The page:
On Cooking with Teenage Morals: Veal Piccata

As a teenager, I had very high ideals.  I informed my parents that I wanted to be a vegetarian.  They lovingly replied that when I lived on my own I could eat whatever I wanted, but as long as I lived under their roof, my dad (yes, my dad) would cook only one meal a night.

Fine then.  I would eat anything but veal.  Veal was cruel.  Didn’t they know how veal was raised?  That lasted until the parish priest came over for dinner, and my dad made something special.  I made my lofty protests up until five minutes before the doorbell rang, but as an Irish-Catholic growing up in Buffalo, you lose when the priest comes over for dinner.

Call it divine intervention, growing up, or loss of ideals, but as an adult, Veal Piccata is one of my favorite splurge dishes.  I make it when I’m craving easy gourmet, trying to impress a date, or on Sundays, which tends to be a fancy dinner night for me.  I guess some traditions stick for a reason.

Recipe comes, appropriately, from my dad.

NonPareilles

Pound it flat!  If you don’t have a meat pounder, disinfect a hammer, wrap the meat in plastic, and go at it!  Think of it as resourceful.

Shake it like a…

Remember, you’re dealing with beef, so careful not to overcook.  One minute per side will do it.

Whisk until reduced by half!

Cook for additional minute and allow sauce to thicken.

Dig in!

Veal Piccata                                                                                                                                                                                                                Serves 4

Ingredients:

  • 1/2 cup all purpose flour
  • 2 teaspoons salt
  • 1/2 teaspoon freshly ground black pepper
  • 4 veal scallops, about 3/4 pound, pounded to a thickness of 1/8-inch
  • 1 1/2 tablespoons vegetable oil
  • 5 tablespoons butter
  • 1 cup dry white wine
  • 1/2 cup chicken stock
  • 1 garlic clove, chopped
  • 1 lemon, juiced, or more to taste, (about 2 tablespoons)
  • 2 tablespoon capers, drained (I like nonpareilles)
  • 1 tablespoon chopped parsley leaves, optional, plus sprigs for garnish

1)  In a shallow bowl or plate combine the flour, 1 1/2 teaspoons of the salt and pepper and stir to combine thoroughly.

2) Dredge the veal scallops in the seasoned flour mixture, shaking to remove any excess flour.

3) Mix together chicken stock, chopped garlic, lemon juice, and capers.  Set aside.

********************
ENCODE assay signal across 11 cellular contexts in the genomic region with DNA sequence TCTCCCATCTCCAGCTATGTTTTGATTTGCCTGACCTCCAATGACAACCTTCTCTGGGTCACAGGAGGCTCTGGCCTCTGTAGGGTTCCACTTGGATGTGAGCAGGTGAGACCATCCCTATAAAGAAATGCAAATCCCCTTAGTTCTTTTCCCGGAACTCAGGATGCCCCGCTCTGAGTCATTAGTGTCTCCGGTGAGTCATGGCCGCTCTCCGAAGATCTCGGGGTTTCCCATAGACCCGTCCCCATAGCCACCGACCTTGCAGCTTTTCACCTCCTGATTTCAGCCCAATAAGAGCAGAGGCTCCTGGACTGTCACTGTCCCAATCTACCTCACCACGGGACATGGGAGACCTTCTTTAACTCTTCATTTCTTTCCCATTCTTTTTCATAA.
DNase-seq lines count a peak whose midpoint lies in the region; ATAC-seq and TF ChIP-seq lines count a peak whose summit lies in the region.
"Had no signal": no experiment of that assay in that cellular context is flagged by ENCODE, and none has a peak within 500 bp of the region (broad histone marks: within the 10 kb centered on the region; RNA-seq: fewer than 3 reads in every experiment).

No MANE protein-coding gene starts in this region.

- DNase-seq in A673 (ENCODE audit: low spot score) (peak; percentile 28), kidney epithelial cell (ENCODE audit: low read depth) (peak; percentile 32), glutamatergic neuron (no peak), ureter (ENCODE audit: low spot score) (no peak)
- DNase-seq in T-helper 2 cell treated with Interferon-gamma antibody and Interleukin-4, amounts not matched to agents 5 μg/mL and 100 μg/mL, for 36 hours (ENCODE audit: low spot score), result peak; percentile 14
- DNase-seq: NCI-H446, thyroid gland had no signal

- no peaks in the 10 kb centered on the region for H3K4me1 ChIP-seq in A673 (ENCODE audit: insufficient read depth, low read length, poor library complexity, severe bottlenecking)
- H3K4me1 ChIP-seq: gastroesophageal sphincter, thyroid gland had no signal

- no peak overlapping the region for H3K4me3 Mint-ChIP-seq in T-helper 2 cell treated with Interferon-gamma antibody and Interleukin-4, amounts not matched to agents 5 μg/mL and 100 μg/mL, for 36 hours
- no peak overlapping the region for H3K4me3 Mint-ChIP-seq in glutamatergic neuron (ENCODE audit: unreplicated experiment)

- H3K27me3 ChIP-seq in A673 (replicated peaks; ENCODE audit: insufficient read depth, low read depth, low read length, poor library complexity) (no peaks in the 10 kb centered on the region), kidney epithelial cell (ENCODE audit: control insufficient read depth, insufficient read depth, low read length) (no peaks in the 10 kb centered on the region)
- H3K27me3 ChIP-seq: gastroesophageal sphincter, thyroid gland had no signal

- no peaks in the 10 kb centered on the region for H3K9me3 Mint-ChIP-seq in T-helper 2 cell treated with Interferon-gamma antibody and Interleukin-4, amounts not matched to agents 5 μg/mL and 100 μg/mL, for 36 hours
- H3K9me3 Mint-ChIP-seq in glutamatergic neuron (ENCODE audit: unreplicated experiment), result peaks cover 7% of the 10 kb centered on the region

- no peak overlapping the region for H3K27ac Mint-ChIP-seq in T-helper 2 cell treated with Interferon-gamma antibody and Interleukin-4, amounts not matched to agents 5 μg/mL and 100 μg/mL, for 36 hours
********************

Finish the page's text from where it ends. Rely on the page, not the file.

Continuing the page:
4) Heat the oil in a large skillet over medium-high heat until very hot but not smoking. Add 1 1/2 tablespoons of the butter.   

5)  Quickly cook the veal until golden brown on both sides, about 1 minute per side. Transfer to a plate and set aside. You may have to do this in multiple batches.

6) Deglaze the pan with wine and bring to a boil, scraping to remove any browned bits from the bottom of the pan.  Continue to stir as necessary.

7)  Reduce the wine by half.  (You’ll have to eyeball this one.)

8)  Add the chicken/garlic/lemon juice/caper mixture and cook for 5 minutes, or until the sauce has thickened slightly. 

9) Whisk in the remaining 1/2 teaspoon of salt, remaining 3 1/2 tablespoons of butter and the chopped parsley.

10) When the butter has melted, return the veal scallops to the pan and cook until the sauce has thickened, about 1 minute.

11) Garnish with parsley sprigs, a generous amount of sauce, and serve immediately.

I highly recommend serving this dish with lady finger potatoes or roasted carrots and parsnips.  You’ll notice in my picture that I made mashed potatoes.  While always delicious, they’re not the best accompaniment.  It’s just what I had in the cupboard.

Tip:  If you want to make your co-workers jealous, make extra, slap it between pieces of rye bread, and pack it for one of the most delicious home-made sandwiches you’ve ever eaten.

Tip:  Reserve the peel of your juiced lemon and use it to wipe down your sink.  It’s a natural way to remove stains and deodorize!

Tip:  This recipe isn’t hard, but it does require a watchful eye and precise timing.  I added a pre-mixing step, but pre-measuring everything else before you start cooking will help to ensure success!

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